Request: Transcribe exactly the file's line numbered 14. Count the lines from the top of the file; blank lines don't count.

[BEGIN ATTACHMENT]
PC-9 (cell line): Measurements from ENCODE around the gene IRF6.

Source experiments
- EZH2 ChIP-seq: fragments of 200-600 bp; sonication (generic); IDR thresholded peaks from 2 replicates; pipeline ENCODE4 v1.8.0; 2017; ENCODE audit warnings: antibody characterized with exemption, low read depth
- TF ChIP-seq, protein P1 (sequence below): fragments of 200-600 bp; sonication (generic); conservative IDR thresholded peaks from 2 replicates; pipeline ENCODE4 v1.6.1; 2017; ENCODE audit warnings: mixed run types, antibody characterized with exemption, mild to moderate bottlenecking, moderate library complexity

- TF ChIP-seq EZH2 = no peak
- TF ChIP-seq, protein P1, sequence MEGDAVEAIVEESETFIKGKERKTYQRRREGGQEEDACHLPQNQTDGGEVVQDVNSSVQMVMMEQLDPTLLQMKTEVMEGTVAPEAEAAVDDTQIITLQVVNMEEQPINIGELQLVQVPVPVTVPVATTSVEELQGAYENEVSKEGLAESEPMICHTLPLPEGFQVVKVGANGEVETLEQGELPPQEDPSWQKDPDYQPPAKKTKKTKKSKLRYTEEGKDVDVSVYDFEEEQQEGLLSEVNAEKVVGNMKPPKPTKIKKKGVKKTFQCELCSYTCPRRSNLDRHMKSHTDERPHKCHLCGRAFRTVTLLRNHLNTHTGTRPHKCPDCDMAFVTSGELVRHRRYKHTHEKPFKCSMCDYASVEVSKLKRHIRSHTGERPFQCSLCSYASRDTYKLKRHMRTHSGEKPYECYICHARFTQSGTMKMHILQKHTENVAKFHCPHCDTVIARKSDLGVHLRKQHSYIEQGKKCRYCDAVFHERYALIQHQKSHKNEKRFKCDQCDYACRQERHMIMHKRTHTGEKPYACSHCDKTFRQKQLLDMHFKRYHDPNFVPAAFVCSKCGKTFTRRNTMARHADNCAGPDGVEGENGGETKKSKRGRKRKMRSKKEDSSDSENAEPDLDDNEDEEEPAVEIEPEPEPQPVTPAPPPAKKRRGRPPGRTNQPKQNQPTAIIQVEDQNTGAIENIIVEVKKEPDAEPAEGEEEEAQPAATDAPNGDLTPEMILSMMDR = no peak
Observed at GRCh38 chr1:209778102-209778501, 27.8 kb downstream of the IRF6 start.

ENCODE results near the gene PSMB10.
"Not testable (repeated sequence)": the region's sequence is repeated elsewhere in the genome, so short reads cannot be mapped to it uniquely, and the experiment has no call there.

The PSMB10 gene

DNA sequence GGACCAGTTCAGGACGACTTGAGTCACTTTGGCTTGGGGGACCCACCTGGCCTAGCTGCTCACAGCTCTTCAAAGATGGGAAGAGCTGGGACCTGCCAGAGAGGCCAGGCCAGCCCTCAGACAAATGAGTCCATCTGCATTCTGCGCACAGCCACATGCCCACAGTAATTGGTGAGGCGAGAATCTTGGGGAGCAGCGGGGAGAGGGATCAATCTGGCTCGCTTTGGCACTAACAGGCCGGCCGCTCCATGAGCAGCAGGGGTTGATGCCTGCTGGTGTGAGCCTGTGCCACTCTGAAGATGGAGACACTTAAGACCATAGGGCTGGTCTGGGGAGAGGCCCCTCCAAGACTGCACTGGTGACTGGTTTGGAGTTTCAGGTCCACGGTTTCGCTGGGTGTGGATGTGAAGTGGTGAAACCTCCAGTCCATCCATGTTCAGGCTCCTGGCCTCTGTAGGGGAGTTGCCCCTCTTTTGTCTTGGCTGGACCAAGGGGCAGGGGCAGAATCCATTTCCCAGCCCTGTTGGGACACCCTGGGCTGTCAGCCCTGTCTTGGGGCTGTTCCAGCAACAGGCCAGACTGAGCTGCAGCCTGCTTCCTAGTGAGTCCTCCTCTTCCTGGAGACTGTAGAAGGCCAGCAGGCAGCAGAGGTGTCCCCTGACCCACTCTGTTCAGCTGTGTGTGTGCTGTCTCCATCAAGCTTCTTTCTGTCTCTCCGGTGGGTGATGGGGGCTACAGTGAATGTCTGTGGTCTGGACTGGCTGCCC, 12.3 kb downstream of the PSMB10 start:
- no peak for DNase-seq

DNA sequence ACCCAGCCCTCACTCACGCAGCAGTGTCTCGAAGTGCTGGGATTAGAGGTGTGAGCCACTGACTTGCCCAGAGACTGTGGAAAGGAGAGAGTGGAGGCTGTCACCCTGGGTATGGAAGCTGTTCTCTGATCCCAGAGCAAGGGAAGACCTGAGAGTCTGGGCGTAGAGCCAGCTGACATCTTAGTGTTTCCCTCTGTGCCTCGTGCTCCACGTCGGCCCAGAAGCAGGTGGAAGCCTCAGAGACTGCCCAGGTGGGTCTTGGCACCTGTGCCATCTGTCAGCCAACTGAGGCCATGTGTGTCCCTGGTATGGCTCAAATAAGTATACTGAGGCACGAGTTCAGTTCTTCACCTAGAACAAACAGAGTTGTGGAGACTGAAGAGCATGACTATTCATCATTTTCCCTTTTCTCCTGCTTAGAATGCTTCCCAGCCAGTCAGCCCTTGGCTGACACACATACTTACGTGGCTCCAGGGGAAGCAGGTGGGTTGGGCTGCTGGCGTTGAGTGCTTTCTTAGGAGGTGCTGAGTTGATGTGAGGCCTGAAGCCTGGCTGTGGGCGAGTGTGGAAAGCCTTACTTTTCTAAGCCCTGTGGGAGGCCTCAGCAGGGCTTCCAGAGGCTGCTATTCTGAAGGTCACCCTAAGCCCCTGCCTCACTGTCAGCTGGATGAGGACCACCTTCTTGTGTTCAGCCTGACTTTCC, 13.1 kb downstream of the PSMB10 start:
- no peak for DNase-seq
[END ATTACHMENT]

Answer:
- no peak for DNase-seq